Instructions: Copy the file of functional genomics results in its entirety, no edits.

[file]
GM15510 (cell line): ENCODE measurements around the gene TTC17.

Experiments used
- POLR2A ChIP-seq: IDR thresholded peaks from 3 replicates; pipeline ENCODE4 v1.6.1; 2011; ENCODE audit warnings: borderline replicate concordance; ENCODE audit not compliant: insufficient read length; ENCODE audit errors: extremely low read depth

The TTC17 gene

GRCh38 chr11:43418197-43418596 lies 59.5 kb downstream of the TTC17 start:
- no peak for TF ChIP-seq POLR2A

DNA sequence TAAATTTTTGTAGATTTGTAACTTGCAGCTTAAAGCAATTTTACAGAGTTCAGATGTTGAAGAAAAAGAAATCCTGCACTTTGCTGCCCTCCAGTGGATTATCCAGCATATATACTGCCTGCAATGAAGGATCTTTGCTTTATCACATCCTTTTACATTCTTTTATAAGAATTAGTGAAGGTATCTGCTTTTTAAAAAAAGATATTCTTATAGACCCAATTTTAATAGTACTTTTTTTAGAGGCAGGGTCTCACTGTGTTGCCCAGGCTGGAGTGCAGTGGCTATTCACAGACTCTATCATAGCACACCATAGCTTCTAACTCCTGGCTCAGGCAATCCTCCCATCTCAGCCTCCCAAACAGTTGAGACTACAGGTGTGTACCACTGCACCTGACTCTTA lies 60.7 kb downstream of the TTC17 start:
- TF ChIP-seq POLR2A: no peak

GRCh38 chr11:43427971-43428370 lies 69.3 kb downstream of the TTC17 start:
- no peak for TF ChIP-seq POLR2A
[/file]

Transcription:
GM15510 (cell line): ENCODE measurements around the gene TTC17.

Experiments used
- POLR2A ChIP-seq: IDR thresholded peaks from 3 replicates; pipeline ENCODE4 v1.6.1; 2011; ENCODE audit warnings: borderline replicate concordance; ENCODE audit not compliant: insufficient read length; ENCODE audit errors: extremely low read depth

The TTC17 gene

GRCh38 chr11:43418197-43418596 lies 59.5 kb downstream of the TTC17 start:
- no peak for TF ChIP-seq POLR2A

DNA sequence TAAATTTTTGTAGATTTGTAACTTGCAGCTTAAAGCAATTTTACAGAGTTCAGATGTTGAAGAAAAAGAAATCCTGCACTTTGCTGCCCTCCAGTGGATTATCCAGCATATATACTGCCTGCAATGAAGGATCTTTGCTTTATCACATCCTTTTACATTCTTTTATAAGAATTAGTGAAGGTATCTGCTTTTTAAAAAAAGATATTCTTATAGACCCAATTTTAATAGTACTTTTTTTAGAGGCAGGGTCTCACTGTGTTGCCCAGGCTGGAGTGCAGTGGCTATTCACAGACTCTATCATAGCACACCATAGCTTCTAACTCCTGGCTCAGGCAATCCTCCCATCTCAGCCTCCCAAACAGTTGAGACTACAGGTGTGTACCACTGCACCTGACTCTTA lies 60.7 kb downstream of the TTC17 start:
- TF ChIP-seq POLR2A: no peak

GRCh38 chr11:43427971-43428370 lies 69.3 kb downstream of the TTC17 start:
- no peak for TF ChIP-seq POLR2A